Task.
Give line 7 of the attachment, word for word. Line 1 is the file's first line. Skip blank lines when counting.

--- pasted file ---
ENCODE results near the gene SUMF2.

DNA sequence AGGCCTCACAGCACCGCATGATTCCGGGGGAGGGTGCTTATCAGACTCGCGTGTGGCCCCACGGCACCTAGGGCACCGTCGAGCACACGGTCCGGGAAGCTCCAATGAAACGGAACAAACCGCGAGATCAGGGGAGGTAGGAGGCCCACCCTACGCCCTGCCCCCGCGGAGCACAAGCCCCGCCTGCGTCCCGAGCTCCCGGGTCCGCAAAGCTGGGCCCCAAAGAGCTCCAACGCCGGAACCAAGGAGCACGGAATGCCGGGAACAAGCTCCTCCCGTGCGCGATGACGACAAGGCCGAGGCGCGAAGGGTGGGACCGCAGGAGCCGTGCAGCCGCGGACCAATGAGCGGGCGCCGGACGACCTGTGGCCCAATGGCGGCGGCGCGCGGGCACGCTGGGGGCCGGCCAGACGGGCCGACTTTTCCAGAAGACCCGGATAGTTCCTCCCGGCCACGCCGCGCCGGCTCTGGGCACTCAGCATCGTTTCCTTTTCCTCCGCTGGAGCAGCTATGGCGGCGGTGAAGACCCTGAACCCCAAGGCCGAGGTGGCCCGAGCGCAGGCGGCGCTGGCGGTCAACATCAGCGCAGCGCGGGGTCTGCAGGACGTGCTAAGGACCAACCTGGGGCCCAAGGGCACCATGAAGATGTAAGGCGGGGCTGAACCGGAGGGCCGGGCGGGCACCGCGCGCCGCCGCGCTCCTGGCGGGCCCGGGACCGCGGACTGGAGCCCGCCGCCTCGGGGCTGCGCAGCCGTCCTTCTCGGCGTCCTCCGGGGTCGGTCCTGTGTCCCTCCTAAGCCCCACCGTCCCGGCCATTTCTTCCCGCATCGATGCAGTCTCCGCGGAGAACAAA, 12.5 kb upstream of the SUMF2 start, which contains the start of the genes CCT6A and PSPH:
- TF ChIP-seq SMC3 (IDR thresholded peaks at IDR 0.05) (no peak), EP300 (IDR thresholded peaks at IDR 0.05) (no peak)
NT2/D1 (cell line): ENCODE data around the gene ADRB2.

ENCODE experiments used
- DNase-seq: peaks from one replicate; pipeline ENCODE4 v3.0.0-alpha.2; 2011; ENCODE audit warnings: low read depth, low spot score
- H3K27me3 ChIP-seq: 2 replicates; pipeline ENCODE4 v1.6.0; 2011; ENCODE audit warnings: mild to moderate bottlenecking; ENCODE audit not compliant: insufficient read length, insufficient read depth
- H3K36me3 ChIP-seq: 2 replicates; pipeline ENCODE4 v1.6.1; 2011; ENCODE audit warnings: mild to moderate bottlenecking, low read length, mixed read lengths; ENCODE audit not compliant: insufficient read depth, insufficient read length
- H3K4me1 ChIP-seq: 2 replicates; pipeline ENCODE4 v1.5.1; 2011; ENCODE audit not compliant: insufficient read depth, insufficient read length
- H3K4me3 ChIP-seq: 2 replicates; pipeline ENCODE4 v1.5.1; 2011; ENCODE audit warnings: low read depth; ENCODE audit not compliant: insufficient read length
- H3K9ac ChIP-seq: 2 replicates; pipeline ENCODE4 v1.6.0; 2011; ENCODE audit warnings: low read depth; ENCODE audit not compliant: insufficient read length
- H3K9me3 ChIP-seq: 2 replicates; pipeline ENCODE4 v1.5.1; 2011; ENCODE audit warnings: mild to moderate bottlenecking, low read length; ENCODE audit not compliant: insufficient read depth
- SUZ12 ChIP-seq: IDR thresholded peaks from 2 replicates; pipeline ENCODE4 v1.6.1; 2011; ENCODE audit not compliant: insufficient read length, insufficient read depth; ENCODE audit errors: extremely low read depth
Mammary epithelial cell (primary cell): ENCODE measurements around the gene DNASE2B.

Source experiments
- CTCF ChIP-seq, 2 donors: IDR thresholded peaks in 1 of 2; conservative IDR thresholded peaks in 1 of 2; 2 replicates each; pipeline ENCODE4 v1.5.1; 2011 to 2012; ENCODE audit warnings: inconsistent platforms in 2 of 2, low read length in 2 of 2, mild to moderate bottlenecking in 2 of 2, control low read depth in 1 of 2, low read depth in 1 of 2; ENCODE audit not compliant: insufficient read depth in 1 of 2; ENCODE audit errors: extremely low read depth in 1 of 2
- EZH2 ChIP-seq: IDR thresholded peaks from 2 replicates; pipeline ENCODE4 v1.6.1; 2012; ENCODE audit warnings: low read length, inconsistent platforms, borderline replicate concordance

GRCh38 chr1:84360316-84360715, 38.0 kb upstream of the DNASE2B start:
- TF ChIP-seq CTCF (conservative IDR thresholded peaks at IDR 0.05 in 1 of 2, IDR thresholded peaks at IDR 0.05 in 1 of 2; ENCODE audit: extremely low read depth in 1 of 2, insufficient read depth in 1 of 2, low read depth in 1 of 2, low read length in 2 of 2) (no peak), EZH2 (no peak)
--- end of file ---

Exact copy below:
- H3K27me3 ChIP-seq: 2 replicates; pipeline ENCODE4 v1.6.0; 2011; ENCODE audit warnings: mild to moderate bottlenecking; ENCODE audit not compliant: insufficient read length, insufficient read depth